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a "reasonable accommodation" question

a "reasonable accommodation" question

Old Nov 27, 2013, 11:51 am
  #1  
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a "reasonable accommodation" question

We travel with liquid prescription medication which must be refrigerated. Our favorite chain of hotels has recently started charging $10/night extra for an in-room fridge, which formerly had been free. Considering how many nights/year we spend (or used to spend...) in this chain, I'm thinking of contacting their HQ and phrasing my question on fridge charges as an ADA accommodation, i.e. getting the charge waived.

Do you think that is reasonable?
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Old Nov 27, 2013, 5:56 pm
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"Reasonable accommodation", as used in the ADA, is related to employment (i.e., Title I), not Title III, which is the portion of the ADA that covers non-discrimination in public accommodations like hotels.

That said, I wouldn't hesitate to point the problem out to the property and ask them to comp you the fridge.
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Old Nov 27, 2013, 7:08 pm
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Stay away from legalisms because you are wrong and any property knows exactly what it's obligated to do, e.g., wheelchair ramps and so on.

That said, it doesn't hurt to simply say, "all I'm doing is storing medication, is there a chance you could discount that a bit." Maybe they comp it, maybe they knock it down to $5. Whatever they do, thank them.
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Old Nov 27, 2013, 8:29 pm
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Originally Posted by Katja
"Reasonable accommodation", as used in the ADA, is related to employment (i.e., Title I), not Title III, which is the portion of the ADA that covers non-discrimination in public accommodations like hotels.
The phrase also appears in Title III - I've checked - and in a substantial amount of case law relating to the ADA, housing, lodging and access to public facilities which I read prior to asking this question. It appears in documents sent to me by the Justice Department in response to specific questions relating to public facilities. It is also commonly used in IDEA documents. In general it appears to mean "accommodate a customer with a disability without a significant change in the nature of the business or undue expense" and that is, of course, a paraphrase, not a cut and paste of a literal definition.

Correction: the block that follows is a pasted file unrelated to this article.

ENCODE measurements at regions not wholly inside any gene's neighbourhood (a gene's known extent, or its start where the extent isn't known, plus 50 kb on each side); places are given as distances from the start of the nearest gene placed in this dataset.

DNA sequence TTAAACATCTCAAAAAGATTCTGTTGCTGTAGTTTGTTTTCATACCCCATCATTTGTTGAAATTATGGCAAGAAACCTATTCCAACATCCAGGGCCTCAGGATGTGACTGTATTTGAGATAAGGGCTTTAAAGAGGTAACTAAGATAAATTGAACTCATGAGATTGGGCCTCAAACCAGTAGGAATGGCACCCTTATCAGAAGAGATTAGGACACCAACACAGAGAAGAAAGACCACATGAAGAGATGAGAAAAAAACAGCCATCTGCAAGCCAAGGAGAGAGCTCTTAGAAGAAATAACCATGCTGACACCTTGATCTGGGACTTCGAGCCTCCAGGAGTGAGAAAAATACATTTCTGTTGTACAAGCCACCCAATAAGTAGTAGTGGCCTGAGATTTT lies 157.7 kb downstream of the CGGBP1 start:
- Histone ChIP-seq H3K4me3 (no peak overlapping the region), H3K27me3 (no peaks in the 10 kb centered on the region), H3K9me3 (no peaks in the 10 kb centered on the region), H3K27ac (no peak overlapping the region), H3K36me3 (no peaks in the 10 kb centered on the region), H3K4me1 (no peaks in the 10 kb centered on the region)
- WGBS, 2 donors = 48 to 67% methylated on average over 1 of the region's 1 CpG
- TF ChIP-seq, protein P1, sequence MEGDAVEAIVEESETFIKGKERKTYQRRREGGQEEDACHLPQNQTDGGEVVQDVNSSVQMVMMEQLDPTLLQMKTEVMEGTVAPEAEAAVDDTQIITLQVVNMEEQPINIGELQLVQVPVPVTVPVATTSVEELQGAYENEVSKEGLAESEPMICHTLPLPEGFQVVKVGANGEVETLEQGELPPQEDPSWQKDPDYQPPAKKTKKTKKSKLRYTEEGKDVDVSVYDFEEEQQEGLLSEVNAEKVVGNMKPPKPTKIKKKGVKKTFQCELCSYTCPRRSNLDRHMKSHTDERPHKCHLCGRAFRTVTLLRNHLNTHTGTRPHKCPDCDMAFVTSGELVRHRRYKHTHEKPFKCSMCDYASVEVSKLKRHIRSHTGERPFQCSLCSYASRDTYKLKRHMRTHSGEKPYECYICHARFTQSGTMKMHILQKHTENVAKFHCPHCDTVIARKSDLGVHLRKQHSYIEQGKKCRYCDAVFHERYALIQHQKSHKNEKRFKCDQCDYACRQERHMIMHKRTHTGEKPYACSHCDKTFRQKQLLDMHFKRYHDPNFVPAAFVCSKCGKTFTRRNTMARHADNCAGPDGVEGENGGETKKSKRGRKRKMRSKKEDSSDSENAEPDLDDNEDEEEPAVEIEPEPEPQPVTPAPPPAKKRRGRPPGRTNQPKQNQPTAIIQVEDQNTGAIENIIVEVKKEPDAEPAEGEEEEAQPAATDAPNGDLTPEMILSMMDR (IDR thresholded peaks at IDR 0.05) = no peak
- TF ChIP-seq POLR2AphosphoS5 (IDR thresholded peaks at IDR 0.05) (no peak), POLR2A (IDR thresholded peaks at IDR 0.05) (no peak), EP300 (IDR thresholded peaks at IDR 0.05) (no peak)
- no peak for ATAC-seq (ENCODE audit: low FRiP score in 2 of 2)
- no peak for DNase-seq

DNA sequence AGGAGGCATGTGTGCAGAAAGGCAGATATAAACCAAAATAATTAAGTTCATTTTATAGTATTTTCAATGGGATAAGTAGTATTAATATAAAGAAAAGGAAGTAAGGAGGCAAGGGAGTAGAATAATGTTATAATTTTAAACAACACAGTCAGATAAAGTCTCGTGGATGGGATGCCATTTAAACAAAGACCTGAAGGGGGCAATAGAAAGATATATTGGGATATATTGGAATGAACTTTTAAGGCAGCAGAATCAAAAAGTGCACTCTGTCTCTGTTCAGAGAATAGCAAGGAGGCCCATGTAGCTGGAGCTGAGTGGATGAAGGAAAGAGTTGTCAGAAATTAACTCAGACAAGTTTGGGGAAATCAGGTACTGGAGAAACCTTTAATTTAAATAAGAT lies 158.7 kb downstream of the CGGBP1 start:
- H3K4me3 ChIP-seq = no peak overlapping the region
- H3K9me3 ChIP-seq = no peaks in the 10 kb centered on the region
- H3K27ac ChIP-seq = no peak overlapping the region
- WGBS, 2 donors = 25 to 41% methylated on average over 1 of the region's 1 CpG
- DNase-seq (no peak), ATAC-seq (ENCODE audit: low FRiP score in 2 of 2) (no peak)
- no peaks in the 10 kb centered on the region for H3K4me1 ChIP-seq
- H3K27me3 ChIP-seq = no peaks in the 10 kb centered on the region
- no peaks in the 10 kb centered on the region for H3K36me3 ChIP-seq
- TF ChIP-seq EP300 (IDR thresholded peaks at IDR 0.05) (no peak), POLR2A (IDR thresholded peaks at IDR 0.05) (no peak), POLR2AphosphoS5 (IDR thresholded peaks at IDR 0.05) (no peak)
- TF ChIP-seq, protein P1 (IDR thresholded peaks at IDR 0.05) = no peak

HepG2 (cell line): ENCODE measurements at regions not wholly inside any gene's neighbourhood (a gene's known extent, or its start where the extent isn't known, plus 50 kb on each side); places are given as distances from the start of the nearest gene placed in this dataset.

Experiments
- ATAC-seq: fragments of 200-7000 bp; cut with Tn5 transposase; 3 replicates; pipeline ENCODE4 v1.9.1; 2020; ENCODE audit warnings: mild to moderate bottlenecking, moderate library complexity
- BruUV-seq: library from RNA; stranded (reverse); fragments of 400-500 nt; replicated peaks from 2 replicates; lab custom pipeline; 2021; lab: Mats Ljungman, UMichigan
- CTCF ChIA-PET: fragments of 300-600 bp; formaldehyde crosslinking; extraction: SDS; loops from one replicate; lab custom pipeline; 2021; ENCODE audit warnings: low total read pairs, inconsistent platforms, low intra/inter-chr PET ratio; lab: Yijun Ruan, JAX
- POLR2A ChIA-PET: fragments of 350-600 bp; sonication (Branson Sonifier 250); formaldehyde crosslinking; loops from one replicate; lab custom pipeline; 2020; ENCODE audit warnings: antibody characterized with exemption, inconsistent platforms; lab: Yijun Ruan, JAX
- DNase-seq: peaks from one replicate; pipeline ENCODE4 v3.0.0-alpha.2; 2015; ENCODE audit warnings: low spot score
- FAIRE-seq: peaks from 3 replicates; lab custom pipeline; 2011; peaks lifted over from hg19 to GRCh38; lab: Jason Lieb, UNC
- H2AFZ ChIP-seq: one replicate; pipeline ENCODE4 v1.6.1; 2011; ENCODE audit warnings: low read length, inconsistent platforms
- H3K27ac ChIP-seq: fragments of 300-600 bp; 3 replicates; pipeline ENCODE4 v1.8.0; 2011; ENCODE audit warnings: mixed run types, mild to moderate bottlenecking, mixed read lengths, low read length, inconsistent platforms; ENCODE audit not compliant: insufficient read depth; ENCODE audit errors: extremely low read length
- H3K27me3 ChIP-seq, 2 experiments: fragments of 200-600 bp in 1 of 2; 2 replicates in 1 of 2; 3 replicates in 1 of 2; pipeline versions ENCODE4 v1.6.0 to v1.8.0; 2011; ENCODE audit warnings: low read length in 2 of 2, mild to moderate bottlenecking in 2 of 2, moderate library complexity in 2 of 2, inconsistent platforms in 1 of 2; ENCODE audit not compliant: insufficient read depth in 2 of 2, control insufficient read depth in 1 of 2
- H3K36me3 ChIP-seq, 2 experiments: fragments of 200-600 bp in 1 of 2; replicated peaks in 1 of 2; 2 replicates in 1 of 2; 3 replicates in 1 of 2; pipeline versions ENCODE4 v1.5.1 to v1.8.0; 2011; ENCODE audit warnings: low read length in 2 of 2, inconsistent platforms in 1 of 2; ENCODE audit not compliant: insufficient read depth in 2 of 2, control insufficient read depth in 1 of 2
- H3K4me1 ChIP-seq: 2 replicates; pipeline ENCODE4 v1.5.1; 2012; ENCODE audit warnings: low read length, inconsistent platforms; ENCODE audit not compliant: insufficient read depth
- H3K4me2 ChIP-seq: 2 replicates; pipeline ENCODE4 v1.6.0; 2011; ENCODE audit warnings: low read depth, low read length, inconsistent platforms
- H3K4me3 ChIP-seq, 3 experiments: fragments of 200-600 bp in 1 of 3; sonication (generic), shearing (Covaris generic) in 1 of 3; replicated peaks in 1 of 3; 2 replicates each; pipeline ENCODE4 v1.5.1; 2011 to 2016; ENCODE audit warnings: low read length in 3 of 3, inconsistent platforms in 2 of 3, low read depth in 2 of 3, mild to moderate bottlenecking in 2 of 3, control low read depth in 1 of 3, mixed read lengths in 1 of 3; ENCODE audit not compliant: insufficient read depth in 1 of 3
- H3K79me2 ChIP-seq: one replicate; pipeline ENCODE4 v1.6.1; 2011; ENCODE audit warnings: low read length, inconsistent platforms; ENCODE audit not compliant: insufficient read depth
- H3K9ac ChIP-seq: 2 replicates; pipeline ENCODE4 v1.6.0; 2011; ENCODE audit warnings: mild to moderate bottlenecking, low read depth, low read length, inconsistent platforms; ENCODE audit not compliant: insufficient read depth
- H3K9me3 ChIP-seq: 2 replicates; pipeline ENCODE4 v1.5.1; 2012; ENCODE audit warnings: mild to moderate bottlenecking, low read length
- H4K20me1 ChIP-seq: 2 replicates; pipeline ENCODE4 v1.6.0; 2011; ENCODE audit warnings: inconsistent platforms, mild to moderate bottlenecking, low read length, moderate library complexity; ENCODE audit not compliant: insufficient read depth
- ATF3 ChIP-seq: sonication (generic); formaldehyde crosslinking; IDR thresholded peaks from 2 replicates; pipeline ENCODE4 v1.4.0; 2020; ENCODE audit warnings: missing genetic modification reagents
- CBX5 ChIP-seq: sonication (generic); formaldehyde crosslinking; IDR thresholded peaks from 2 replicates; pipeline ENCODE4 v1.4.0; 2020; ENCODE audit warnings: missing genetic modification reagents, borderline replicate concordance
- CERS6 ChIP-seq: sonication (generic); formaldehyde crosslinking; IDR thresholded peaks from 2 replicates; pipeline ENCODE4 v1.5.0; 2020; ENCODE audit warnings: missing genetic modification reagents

Originally Posted by Often1
Stay away from legalisms because you are wrong and any property knows exactly what it's obligated to do, e.g., wheelchair ramps and so on.
Wanna take bets on that? My personal experience is that many businesses haven't a clue what their obligations are, especially if you're dealing with the evening desk clerk at a mid-range hotel. That's why I carry certain letters from the Justice Department with me on trips. The supplemental charge for the fridge is a new question, and one I might just ask them next week, after the holiday, seeing as I'm not getting a fact based answer here.

Originally Posted by Often1
That said, it doesn't hurt to simply say, "all I'm doing is storing medication, is there a chance you could discount that a bit." Maybe they comp it, maybe they knock it down to $5. Whatever they do, thank them.
Gee, I really needed to be reminded to say thank you.
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Old Nov 29, 2013, 12:11 pm
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Originally Posted by CDTraveler
We travel with liquid prescription medication which must be refrigerated. Our favorite chain of hotels has recently started charging $10/night extra for an in-room fridge, which formerly had been free. Considering how many nights/year we spend (or used to spend...) in this chain, I'm thinking of contacting their HQ and phrasing my question on fridge charges as an ADA accommodation, i.e. getting the charge waived.

Do you think that is reasonable?
I'm not sure. However, it would not hurt to ask.
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Old Dec 1, 2013, 10:59 am
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My understanding of the ADA Title III Requirement is the Hotel is only required to make available to you the same service as it provides to all it's other guest without additional charge. Since the Hotel is charging able-bodied persons to pay the $10, they can charge the disabled person $10. Much the same as your room. Everyone pays for their room, and they cannot charge extra to a person with disabilities. Having said this, I've gotten Hilton Hotels to waive the Refrigerator fee before.

ADA Title III Technical Assistance Manual. Section III-3.0000 General Requirements
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Old Dec 31, 2013, 1:19 am
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I have medical reasons to need a fridge in my room for medications.
I have had, with few exceptions, all of the rooms that I stayed in that did not have a fridge comp the fridge when it had to be placed in the room at the IGH hotels in their chain. I also had Fairmont Hotels, Best Western, and many others comp the fridge also.